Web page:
We speculate that once the utility of the adobe as a military outpost was no longer necessary, the property reverted to the City of Santa Barbara. The Pueblo Lands of the City at one time extended throughout most of Montecito. It was from the City that Mr. Masini purchased the property in 1868. Last, but not least, the construction of the adobe may provide clues as to its original use and may support the notion of it having served initially as a military outpost. As mentioned, some believe the adobe was built as a one story structure, with the second story being added later. Modernly, the adobe is described in a Santa Barbara County Planning and Development report as:
“An unusual two-story adobe with cantilevered balconies on the east and west sides of the house. The kitchen occupies the single story side of the house. Date of construction is unknown but may have been as early as 1815 (cite to Willard Thompson). Its simple pine construction is of two large rooms, one above the other, with only a ladder to the second floor. The kitchen was once detached (cite to Noticias).”
We also know that the first floor walls are 24 inches think ad the second floor walls are 12 inches thick. Originally there were no windows on the ground floor of the east side (facing Ortega Hill) of the adobe, but a window was added to the downstairs room. Other renovations were done to the kitchen, which had originally been detached. It was later connected to the main house by adding a bedroom and a bathroom. The adobe is described as being a Monterey style adobe, and as far as we know it is one of only two freestanding two story adobes in Santa Barbara.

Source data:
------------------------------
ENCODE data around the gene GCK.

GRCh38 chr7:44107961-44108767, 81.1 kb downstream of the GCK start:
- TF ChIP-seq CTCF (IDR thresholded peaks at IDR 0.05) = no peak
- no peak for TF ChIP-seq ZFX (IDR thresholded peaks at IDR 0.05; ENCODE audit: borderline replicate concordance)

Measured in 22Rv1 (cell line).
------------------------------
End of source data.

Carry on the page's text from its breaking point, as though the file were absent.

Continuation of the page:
Over the course of its nearly 200-year history, the property has had relatively few owners, but the purchase price and estimated value of the property have fluctuated wildly. As far as we can discern, these are the prices paid, and some of the more recent asking prices of this property.
1815(?) – 1868 – Unknown “owner(s)” of the property. The adobe and its land is part of the Pueblo Lands, over which the Presidio’s Commandante had authority to give to soldiers in lieu of monetary compensation for their military service in Santa Barbara. It’s believed the adobe was built somewhere between the years of 1815 and 1820, and that originally it was a one-story structure according to eye witness accounts.
1868 – Pedro Masini purchases the adobe, by now a two-story adobe, along with a little over 37 acres from the City of Santa Barbara for $55.87.
1871 – Pedro Masini dies at the age of 50, and the property passes by way of a will to Margarita Ayala Masini, who was either Pedro’s wife or daughter. There is some confusion as to whether Pedro is also “Pierre P. Masini”, and/or “Pedro P. Masini” as deeds in his name appear to show up under both names.
1877 – Margarita and her husband J.M Rosales default on their mortgage, owing $2,846.35. The sheriff orders the property sold on the courthouse steps and on August 25, two women, both named Josefa purchase the property jointly for $2,991.97. They are Josefa Loureryro and Josefa Lopez de Etchas.